Tiffany Onischuk describes life with the skin disease
Tiffany Onischuk spent much of her life thinking she was alone. She felt there was nobody like her, nobody who experienced the sideways looks, the comments, the smirks.
And it’s all because she lacked healthy pigment cells due to a disease called vitiligo.
It wasn’t until she was in her early 20s that the Edina High School graduate, who now lives in Richfield, met another person with the auto-immune disease, which creates white spots on the skin by attacking pigment cells.
But once Onischuk became aware of others with the disease, she began to reach out and in recent years has joined VITFriends, whose social network has helped her connect with others on her way to becoming one of the leaders of the group’s Minnesota chapter
The group’s vision is “to inspire hope as we bring people with vitiligo together every year. We want to unite for the purpose of supporting, encouraging, and building each other as we provide a listening ear and a sounding board for each other.”
Onischuk traces her vitiligo story back to her youth.
“I was first diagnosed at 5 years old and there was very little information on it. There was no social media, no networking, no support groups – there wasn’t really anything out there,” Onischuk said. “There were no children’s books, and no pamphlets for my mom to help her figure out what to do. There was no one else out there with it that we knew.”
The disease affects people across the spectrum – no matter age, sex or race.
“People all over the world get it,” Onischuk said. However, it only affects 1-2% of the world population.
Remembering back to her experiences as a child, she said, “There was a lot of teasing and bullying and I covered up a lot.”
Onischuk considers herself fortunate that her spots are mostly on her arms and torso. “I don’t have a lot on my face where a lot of people do.”
But that doesn’t mean she didn’t feel different. She felt very different and was reminded of it by the treatment she sometimes received from others.
“The bullying and name-calling, the stares, the smirks – (others) didn’t know what it was and I can’t blame them. They were unaware,” she said.
Since networking with VITFriends, Onischuk has teamed up with Alicia Roufs, who is the Minnesota chapter leader. Onischuk is the chapter assistant.
Minnesota was pegged to be the site of the organization’s in-person conference in 2020 and 2021, “but COVID ruined that,” Onischuk said.
Instead, Minnesota will host the 2022 gathering around the end of June as “World Vitiligo Day” is celebrated.
The Minnesota chapter, which numbers around 300 members, continues to be an active organization led by Roufs and Onischuk.
“We do get-togethers and community events throughout the year,” Onischuk said.
While it’s a chance for members to reach out, the organization also considers the whole person and all those within their sphere of influence.
“Really, it’s for the parents, and significant others who are looking for a community of support. That’s one thing I never had growing up. ... No one could relate to me or understand what I was going through,” Onischuk said.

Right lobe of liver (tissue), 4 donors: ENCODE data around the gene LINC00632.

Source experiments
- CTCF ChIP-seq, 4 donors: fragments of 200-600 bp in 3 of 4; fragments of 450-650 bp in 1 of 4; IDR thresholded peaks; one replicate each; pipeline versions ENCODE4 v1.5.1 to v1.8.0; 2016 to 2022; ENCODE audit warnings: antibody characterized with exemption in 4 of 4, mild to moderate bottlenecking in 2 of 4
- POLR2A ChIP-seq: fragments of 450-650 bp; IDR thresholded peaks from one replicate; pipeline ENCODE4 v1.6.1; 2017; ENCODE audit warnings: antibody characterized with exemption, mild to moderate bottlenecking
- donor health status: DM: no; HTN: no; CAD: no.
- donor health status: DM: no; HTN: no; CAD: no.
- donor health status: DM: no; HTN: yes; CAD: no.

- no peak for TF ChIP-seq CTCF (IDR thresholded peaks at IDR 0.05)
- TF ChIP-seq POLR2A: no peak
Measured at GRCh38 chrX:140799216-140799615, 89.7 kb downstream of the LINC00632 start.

She said that the organization helps create a sense of community for those that might need it and also raise awareness of the disease.
“Vitiligo can affect some people so much that they don’t like to go out in public, they don’t go to events or parties and they cover themselves up so much they can be afraid to go to job interviews,” Onischuk said.
“There have been times when I’ve been a little self-conscious going into a job interview. I asked myself, ‘Are they looking at my vitiligo? Are they not going to hire me for the job if they see it? Are they going to ask about it? Are they not?’ It kind of makes it a bigger deal.”
However, with the help of others she has met, along with her own persistence and self-confidence, Onischuk has been able to come to peace with her condition.
“I’m now 37 years old, I bought a house, have an awesome dog, a great career and I consider myself successful,” she said. She currently works in food service sales as a broker in the eastern metro area.
She doesn’t view vitiligo as a liability anymore. “I live with it. I embrace it,” she said, adding that she’s “hoping to be an advocate and role model for those who can see what I’ve accomplished in my life, even with having it basically my entire life.”
As for educating others about the disease, Onischuk said the biggest thing is to make people aware that it’s not contagious.
“There are a lot of people who are afraid that it’s contagious so they try to stay away from you or they don’t want to touch you or they ask if it’s contagious. I think that’s one of the biggest things for me, just helping people understand that it’s not contagious,” she explained.
As for advice to those suffering from the effects?
“Embrace who you are. ... You can do anything like anyone else. Who says there is such a thing as ‘normal?’ Many with vitiligo say, ‘I just want to be normal,’ but what is normal?”
Knowing there is a community dealing with the same physical and emotional issues has helped Onischuk continue on with her life.
“We can connect and share stories and create that sense of community. Just know you are not alone,” she said, noting that these days, technology makes a lot of resources available.
There’s no need to be alone. Anyone seeking help may join VITFriends’ Facebook group by searching VITILIGO Support/Minnesota or by calling 844-374-3639
Info: Visit VitFriends.org.